Drug addiction is a chronic disease that impacts the brain of the addict. Much like other chronic diseases, such as diabetes and heart disease, addiction is preventable. One might have a genetic predisposition to addiction, but that doesn’t mean they are destined to become an addict. Prevention is the single most effective key in curing addiction.
Prevention comes in two forms, each attacking a different level of addiction. The first form is preventing drug use in the first place. Anyone who may be prone to addiction can prevent it from developing simply by never using addictive substances. The second form comes in the form of preventing a relapse once an addict has become clean.
Both types of prevention are equally important. Someone who has already become addicted will require a certain type of preventative program, while an adolescent or adult who is prone to addiction will require another type of program.
Preventing Drug Use from Ever Occurring
There are numerous prevention programs available that aim to prevent at-risk adolescents from forming an addiction. Most programs are aimed at those in their teen years and into young adulthood.
However, this doesn’t mean that adults don’t require the same prevention programs.
Research funded by the National Institute of Drug Abuse and conducted by various federal agencies has found that prevention programs can greatly reduce the possibility of an addiction forming. They have detailed a number of principles of effective prevention programs.
The Principles of a Prevention Program
Anyone looking for a prevention program for themselves or someone they love should look for one that embodies the following the principles:
- Prevention programs should increase protective elements while reducing risk factors. This includes altering the person’s environment to prevent the possibility of drug usage while at the same time improving their protection against abuse. For example, a program that emphasizes after school activities will greatly help reduce risk factors while providing protective elements.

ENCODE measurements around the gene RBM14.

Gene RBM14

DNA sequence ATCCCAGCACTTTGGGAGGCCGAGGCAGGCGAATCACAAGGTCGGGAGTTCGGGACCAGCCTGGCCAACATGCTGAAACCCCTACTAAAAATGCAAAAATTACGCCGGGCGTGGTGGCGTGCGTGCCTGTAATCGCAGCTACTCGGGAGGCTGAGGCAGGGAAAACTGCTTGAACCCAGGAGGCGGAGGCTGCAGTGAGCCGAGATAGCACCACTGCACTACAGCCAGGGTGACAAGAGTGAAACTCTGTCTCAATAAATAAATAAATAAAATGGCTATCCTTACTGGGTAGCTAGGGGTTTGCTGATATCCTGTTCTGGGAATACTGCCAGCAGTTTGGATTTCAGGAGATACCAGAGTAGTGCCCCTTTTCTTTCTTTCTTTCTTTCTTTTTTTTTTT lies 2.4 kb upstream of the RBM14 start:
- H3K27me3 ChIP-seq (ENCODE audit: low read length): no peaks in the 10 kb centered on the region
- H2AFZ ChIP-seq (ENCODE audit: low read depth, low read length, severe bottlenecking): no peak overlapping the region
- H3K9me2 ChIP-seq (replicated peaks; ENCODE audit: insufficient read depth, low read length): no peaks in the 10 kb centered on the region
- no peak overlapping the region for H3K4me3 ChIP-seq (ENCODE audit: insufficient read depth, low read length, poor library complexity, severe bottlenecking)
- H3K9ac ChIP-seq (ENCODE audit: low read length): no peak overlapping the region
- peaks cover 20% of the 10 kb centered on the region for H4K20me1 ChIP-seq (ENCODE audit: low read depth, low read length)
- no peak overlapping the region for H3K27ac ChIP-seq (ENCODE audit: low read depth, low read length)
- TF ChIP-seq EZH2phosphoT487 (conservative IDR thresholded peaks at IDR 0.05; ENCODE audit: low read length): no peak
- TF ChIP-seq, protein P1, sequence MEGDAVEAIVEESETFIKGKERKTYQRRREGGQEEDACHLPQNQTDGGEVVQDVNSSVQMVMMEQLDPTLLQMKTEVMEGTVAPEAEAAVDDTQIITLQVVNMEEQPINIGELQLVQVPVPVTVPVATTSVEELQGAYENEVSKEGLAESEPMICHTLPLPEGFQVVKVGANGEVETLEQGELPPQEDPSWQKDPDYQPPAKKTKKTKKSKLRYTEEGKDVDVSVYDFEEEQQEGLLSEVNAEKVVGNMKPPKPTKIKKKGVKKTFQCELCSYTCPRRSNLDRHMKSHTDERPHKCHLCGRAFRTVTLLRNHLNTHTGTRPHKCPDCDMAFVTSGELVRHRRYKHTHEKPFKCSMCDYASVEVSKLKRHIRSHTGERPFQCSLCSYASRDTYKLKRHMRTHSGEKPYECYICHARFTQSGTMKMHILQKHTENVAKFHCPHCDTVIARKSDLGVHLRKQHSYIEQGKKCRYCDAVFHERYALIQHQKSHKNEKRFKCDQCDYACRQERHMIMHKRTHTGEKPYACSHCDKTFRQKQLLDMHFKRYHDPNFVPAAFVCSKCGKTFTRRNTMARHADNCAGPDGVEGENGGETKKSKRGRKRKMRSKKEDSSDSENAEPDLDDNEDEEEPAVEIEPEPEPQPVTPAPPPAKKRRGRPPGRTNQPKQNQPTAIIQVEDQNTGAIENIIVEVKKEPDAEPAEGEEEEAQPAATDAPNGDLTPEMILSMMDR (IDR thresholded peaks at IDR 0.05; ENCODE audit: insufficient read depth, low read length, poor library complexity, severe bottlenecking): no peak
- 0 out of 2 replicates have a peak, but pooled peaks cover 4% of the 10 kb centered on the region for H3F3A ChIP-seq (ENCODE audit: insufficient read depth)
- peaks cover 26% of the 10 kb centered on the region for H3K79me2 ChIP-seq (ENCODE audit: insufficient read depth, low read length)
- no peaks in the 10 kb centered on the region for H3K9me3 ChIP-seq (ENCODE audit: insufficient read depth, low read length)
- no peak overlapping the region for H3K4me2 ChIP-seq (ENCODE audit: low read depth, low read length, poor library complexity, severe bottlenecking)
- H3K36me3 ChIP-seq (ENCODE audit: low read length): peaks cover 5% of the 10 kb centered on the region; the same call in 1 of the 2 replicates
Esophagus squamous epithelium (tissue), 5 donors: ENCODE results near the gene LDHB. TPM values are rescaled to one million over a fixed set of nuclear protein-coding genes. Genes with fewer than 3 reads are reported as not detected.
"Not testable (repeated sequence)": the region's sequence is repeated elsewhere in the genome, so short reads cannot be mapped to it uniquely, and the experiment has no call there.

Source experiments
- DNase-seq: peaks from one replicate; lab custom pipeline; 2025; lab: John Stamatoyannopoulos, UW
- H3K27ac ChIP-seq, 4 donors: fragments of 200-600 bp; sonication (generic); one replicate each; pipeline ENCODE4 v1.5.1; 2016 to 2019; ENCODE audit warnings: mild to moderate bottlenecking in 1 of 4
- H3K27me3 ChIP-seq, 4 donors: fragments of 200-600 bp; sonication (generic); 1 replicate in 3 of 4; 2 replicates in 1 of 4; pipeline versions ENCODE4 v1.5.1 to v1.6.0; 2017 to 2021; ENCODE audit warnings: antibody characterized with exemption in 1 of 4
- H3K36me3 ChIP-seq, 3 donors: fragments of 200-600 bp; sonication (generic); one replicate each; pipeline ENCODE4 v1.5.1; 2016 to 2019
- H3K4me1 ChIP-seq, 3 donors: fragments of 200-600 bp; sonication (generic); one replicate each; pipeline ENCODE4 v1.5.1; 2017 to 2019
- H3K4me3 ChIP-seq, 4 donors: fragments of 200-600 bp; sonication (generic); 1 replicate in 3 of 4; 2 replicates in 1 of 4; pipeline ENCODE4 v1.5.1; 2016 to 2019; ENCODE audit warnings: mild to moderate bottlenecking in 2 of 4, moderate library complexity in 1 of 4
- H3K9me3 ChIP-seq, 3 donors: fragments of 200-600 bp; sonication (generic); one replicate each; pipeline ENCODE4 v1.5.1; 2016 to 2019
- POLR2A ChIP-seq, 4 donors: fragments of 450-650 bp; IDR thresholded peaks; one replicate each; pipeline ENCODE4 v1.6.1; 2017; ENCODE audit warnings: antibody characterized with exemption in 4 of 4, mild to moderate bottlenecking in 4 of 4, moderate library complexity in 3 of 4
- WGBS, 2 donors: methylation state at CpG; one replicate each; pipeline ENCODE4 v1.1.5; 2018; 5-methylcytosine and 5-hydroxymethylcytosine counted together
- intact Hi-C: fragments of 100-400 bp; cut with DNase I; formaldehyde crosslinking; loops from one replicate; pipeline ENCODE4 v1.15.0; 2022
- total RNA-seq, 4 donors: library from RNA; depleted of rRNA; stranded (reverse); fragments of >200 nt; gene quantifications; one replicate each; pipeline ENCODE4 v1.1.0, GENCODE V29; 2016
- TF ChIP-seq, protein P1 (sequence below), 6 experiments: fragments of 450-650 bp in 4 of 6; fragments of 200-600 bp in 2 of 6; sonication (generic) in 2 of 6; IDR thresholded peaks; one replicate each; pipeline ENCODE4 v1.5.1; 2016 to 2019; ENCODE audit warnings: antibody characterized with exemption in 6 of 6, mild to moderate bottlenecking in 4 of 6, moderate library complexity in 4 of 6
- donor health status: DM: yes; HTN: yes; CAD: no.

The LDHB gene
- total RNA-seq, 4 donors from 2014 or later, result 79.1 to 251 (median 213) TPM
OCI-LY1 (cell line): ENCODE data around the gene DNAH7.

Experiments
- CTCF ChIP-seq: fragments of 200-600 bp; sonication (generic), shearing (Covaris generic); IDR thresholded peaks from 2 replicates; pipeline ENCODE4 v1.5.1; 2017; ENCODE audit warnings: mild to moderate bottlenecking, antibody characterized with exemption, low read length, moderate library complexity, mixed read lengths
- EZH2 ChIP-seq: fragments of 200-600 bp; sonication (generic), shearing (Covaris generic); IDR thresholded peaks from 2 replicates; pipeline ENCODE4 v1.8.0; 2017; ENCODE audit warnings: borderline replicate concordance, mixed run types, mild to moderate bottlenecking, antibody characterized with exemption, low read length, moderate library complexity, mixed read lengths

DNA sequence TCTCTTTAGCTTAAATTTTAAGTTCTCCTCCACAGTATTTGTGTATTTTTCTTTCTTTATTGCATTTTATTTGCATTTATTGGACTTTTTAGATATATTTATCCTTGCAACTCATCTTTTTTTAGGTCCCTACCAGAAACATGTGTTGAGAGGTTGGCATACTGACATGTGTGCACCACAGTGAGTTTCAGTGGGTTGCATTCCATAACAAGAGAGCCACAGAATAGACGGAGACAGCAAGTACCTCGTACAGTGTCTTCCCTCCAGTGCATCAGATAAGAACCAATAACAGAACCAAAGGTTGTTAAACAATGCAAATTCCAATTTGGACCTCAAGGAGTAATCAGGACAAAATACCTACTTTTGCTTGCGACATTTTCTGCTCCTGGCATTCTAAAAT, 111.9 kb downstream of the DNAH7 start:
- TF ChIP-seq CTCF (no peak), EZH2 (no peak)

- Prevention programs should include an element of family involvement. An ideal program will help improve family bonds and facilitate the ability to have open discussions. Shared interests and activities should be explored in these situations.
- Prevention programs should develop vital life skills for avoiding usage. The best prevention programs will develop life skills in the individual that will help them handle situations in which drug use might occur. For example, they’ll develop:
- Communication skills
- Emotional awareness
- Social problem solving
Each of these principles will ideally be combined into an effective method of preventing drug use from ever occurring, never giving it a chance to develop into full blown addiction.
Preventing a Destructive Relapse
Once drug addiction has taken root, prevention takes on a new meaning. After the user has become sober, they must remain sober. Preventing a relapse will help the former user continue to experience a sober life. Below are a few ways that a former addict can prevent a painful relapse.
Avoid old drug using friends.
Socializing is one of the biggest reasons why people use. Ending all ties with people who used to use with the former addict will greatly help avoid a relapse. It will help avoid slipping back into destructive habits.
Avoid bars and clubs.
This might not be true for every recovering addict, but drug are often used in these popular settings. Avoiding them altogether will help avoid situational triggers and reduce cravings.
Develop healthy new habits.
Avoiding people and situations is great, but replacing them is equally important.
Develop a new healthy habit, such as hiking or bicycling, and find new friends who share that same habit.
Avoiding a relapse is very achievable using the above methods. Prevention is the most important key in curing addiction in both of the above situations.
- DrugFacts: Lessons from Prevention Research, National Institute on Drug Abuse, March 2014, http://www.drugabuse.gov/publications/drugfacts/lessons-prevention-research
- Melinda Smith, M.A., and Jeanne Segal, Ph.D.,Overcoming Drug Addiction: Substance Abuse Treatment, Recovery, and Help, Help Guide, February 2015, http://www.helpguide.org/articles/addiction/overcoming-drug-addiction.htm